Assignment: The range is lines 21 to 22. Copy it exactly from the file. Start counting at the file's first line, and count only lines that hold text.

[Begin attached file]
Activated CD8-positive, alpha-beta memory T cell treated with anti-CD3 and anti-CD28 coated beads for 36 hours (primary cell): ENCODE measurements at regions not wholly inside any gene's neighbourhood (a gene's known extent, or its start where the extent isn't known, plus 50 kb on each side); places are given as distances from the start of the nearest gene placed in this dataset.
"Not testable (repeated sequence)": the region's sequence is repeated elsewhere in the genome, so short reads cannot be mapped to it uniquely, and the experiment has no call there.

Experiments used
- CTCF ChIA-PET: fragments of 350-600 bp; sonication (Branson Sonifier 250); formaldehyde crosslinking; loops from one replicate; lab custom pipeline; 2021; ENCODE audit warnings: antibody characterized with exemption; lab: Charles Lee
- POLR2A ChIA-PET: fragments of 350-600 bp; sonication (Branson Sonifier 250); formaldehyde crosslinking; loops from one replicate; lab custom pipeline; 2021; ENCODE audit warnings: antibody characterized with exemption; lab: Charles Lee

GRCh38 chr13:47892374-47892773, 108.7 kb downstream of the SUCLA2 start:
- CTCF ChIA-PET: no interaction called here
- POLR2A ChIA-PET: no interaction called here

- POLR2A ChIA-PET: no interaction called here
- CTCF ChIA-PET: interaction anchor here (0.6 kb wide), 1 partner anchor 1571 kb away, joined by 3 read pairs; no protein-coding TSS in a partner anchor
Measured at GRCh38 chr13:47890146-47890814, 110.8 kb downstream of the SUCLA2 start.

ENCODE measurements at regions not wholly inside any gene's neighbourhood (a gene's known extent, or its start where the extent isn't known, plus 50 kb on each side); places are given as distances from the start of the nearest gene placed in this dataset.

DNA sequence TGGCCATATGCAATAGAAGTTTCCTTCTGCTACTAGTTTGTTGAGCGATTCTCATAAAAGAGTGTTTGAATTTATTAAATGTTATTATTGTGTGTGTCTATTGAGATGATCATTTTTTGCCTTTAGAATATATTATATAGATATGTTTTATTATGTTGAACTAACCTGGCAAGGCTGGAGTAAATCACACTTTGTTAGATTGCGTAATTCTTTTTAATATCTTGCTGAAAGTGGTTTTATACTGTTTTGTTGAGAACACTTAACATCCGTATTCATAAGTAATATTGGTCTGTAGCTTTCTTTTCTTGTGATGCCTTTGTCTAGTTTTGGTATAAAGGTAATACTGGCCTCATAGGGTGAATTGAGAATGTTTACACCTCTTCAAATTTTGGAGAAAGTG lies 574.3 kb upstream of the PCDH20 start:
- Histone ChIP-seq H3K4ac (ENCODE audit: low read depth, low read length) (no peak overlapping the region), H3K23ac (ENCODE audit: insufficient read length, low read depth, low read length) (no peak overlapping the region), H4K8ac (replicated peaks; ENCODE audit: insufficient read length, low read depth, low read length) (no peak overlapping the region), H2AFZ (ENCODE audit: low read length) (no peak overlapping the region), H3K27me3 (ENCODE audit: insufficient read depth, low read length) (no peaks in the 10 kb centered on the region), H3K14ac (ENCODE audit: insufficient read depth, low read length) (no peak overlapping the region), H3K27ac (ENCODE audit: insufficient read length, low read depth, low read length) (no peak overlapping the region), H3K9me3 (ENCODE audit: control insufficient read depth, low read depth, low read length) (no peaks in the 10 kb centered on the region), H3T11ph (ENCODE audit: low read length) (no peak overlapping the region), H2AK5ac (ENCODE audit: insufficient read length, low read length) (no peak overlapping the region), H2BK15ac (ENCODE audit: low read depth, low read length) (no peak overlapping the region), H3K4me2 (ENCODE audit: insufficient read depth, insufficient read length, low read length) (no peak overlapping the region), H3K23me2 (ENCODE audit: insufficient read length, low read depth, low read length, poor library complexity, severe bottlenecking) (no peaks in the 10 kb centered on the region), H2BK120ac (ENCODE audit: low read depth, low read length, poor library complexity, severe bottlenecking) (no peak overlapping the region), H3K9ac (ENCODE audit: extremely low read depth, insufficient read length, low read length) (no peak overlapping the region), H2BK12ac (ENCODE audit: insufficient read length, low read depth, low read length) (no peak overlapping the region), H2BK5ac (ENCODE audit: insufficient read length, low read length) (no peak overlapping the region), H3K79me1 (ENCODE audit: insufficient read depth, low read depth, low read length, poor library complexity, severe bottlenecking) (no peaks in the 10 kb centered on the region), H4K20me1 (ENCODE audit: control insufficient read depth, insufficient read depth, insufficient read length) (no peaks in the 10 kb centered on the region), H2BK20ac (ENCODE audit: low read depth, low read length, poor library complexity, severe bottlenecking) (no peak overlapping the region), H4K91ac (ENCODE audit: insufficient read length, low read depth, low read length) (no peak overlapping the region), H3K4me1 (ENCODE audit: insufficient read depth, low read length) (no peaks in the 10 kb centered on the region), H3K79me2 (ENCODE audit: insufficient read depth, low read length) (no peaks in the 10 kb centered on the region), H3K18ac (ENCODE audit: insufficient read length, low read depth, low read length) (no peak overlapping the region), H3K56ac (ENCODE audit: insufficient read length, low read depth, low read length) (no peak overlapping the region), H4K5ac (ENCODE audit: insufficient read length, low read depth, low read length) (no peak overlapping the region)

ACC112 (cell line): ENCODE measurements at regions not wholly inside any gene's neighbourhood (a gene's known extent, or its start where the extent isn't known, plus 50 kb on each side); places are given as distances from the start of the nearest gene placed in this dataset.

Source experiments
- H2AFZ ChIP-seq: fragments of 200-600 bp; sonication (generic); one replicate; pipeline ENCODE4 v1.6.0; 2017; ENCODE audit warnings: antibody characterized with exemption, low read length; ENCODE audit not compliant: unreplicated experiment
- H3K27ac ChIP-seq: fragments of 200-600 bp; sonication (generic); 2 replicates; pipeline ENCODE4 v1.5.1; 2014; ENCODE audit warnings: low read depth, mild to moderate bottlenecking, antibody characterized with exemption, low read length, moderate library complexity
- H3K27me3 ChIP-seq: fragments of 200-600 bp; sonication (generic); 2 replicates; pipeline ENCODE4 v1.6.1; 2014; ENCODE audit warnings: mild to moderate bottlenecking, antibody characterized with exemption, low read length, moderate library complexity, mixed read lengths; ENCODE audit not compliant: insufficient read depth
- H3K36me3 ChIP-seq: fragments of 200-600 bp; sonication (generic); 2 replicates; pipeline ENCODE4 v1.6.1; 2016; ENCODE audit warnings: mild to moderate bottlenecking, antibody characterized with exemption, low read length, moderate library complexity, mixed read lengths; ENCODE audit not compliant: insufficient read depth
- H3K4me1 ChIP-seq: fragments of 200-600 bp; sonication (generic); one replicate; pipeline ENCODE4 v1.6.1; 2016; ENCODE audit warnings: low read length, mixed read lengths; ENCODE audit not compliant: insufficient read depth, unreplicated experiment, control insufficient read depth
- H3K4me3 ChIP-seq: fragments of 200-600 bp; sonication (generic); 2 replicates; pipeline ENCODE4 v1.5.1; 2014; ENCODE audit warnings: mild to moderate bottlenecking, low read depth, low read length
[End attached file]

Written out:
- H3K4me1 ChIP-seq: fragments of 200-600 bp; sonication (generic); one replicate; pipeline ENCODE4 v1.6.1; 2016; ENCODE audit warnings: low read length, mixed read lengths; ENCODE audit not compliant: insufficient read depth, unreplicated experiment, control insufficient read depth
- H3K4me3 ChIP-seq: fragments of 200-600 bp; sonication (generic); 2 replicates; pipeline ENCODE4 v1.5.1; 2014; ENCODE audit warnings: mild to moderate bottlenecking, low read depth, low read length